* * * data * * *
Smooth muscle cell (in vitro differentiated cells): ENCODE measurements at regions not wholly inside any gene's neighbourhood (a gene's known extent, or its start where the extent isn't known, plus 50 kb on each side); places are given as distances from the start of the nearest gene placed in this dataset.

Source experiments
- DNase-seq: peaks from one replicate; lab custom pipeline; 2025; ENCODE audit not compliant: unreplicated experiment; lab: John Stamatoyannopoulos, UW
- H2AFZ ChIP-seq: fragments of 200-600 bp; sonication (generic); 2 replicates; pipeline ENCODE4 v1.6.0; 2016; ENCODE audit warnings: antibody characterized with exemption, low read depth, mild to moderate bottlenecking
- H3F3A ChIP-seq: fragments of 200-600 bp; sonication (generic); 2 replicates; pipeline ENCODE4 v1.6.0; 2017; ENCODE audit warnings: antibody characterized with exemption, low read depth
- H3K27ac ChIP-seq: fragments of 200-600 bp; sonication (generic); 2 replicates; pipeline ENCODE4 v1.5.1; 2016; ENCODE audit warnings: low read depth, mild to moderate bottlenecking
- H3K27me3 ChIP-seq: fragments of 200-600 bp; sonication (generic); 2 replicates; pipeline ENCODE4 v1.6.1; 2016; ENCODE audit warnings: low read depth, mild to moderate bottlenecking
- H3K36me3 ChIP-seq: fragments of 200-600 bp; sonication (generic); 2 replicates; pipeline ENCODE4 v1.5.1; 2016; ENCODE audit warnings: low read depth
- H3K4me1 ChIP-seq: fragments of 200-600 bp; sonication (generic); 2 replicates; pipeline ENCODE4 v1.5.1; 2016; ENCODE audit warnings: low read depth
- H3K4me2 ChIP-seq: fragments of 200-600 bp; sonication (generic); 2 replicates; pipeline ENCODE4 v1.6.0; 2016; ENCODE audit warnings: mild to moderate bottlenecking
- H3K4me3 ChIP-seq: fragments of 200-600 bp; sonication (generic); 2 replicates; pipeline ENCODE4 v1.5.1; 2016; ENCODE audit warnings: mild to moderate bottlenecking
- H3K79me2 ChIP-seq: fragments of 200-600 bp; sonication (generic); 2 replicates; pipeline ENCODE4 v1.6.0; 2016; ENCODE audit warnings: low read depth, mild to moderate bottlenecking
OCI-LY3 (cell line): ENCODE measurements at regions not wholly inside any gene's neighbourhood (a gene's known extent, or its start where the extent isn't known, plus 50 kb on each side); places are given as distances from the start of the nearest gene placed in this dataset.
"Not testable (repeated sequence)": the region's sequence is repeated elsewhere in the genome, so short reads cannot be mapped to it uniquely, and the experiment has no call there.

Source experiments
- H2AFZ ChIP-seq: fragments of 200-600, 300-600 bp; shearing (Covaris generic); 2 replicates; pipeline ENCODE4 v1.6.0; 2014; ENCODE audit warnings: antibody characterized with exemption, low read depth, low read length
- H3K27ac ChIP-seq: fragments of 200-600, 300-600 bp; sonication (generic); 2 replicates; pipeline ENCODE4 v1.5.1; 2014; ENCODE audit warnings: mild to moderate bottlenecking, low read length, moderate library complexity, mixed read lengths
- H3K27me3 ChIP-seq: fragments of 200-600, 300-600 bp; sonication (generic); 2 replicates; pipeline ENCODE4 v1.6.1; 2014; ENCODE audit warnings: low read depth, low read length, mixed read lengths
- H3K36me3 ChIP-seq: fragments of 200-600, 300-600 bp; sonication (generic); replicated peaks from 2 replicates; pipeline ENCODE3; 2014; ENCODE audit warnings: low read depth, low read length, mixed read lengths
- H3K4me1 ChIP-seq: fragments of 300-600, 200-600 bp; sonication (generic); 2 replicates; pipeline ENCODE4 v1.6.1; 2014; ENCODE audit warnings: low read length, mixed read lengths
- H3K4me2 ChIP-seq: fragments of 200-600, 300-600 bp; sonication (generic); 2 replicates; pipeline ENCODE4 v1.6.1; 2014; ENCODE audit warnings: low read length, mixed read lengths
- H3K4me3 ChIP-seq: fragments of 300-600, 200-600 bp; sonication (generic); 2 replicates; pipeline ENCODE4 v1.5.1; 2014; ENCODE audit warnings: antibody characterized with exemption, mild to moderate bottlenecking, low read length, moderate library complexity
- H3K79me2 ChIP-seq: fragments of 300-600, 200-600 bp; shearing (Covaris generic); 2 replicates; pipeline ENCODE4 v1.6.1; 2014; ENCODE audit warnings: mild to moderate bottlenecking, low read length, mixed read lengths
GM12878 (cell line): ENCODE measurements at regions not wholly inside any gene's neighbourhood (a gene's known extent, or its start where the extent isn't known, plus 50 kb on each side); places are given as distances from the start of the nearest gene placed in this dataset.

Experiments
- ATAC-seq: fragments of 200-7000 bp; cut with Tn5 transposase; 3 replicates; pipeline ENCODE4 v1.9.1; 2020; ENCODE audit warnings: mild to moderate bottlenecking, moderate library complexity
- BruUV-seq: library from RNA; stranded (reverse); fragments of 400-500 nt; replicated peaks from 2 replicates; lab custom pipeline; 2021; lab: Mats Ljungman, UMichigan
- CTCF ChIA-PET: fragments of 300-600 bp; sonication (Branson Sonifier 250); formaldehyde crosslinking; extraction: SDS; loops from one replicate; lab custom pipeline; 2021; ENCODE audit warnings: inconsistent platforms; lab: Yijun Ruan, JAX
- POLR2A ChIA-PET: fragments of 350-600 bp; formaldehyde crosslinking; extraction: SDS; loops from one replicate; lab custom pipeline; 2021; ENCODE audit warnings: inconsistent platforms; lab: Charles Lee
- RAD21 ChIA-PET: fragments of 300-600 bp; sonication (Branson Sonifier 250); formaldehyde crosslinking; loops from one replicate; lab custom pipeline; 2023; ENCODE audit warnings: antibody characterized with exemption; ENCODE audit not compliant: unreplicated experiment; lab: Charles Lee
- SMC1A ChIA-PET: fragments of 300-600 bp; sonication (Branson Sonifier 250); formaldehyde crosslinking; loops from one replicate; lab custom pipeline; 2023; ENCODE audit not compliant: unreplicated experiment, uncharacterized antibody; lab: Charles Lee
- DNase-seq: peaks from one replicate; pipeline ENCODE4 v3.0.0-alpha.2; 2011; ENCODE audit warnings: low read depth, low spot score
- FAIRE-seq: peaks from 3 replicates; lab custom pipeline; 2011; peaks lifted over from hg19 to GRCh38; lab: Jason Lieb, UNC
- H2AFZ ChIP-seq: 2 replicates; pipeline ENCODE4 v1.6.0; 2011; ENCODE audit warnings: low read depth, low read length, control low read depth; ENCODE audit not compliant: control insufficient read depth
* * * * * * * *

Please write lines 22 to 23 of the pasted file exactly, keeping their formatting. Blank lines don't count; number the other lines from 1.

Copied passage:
- H3K4me3 ChIP-seq: fragments of 300-600, 200-600 bp; sonication (generic); 2 replicates; pipeline ENCODE4 v1.5.1; 2014; ENCODE audit warnings: antibody characterized with exemption, mild to moderate bottlenecking, low read length, moderate library complexity
- H3K79me2 ChIP-seq: fragments of 300-600, 200-600 bp; shearing (Covaris generic); 2 replicates; pipeline ENCODE4 v1.6.1; 2014; ENCODE audit warnings: mild to moderate bottlenecking, low read length, mixed read lengths